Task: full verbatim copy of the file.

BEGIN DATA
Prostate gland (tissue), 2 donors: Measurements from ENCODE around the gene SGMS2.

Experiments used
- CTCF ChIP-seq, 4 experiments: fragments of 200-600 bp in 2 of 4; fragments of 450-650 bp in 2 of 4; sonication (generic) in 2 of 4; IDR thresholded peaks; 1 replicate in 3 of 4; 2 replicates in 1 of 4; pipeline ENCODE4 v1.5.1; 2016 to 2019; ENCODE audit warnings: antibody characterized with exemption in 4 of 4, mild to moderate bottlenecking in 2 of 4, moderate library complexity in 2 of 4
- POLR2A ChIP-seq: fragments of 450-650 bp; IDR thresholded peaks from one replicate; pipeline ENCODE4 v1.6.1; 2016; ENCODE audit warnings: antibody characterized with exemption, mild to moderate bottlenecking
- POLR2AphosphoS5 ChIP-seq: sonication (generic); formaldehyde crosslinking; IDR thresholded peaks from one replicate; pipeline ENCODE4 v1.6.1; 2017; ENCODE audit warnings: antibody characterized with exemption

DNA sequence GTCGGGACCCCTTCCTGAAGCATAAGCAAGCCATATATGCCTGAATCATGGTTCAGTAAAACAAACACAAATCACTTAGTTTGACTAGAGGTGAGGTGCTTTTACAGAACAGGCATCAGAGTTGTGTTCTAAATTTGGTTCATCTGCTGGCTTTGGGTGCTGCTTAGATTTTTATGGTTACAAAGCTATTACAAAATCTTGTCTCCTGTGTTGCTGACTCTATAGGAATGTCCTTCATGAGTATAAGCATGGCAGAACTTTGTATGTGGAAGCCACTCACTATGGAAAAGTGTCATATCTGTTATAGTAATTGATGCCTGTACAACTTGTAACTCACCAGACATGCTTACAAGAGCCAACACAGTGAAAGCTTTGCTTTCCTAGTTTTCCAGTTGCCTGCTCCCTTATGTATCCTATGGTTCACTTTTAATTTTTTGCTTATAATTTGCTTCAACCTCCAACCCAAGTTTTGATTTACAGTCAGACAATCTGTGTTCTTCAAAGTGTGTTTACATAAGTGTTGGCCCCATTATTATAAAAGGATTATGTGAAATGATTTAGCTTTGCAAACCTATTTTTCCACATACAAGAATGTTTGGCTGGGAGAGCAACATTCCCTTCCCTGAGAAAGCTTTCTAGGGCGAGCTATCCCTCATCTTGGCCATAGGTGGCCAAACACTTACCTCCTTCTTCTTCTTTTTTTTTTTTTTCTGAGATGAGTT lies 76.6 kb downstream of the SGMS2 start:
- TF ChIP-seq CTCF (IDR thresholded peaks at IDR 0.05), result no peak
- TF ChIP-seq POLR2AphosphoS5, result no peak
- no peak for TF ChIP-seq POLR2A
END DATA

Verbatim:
Prostate gland (tissue), 2 donors: Measurements from ENCODE around the gene SGMS2.

Experiments used
- CTCF ChIP-seq, 4 experiments: fragments of 200-600 bp in 2 of 4; fragments of 450-650 bp in 2 of 4; sonication (generic) in 2 of 4; IDR thresholded peaks; 1 replicate in 3 of 4; 2 replicates in 1 of 4; pipeline ENCODE4 v1.5.1; 2016 to 2019; ENCODE audit warnings: antibody characterized with exemption in 4 of 4, mild to moderate bottlenecking in 2 of 4, moderate library complexity in 2 of 4
- POLR2A ChIP-seq: fragments of 450-650 bp; IDR thresholded peaks from one replicate; pipeline ENCODE4 v1.6.1; 2016; ENCODE audit warnings: antibody characterized with exemption, mild to moderate bottlenecking
- POLR2AphosphoS5 ChIP-seq: sonication (generic); formaldehyde crosslinking; IDR thresholded peaks from one replicate; pipeline ENCODE4 v1.6.1; 2017; ENCODE audit warnings: antibody characterized with exemption

DNA sequence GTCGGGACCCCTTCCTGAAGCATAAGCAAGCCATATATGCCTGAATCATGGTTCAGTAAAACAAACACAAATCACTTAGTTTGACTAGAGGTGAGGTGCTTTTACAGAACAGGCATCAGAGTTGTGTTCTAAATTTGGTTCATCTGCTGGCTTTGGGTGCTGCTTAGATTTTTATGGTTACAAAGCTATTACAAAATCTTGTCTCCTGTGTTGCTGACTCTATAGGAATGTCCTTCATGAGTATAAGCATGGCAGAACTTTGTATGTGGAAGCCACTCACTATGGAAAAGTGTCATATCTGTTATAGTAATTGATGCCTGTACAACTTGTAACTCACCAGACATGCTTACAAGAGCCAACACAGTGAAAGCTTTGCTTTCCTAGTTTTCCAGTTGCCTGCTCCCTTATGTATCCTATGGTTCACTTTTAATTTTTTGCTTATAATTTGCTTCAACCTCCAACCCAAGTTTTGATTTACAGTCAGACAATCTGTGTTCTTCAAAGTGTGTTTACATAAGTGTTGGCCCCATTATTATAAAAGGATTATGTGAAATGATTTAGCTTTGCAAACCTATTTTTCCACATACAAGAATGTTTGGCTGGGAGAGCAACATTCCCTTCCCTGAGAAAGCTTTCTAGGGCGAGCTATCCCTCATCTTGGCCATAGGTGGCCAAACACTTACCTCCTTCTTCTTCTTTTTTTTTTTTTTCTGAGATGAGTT lies 76.6 kb downstream of the SGMS2 start:
- TF ChIP-seq CTCF (IDR thresholded peaks at IDR 0.05), result no peak
- TF ChIP-seq POLR2AphosphoS5, result no peak
- no peak for TF ChIP-seq POLR2A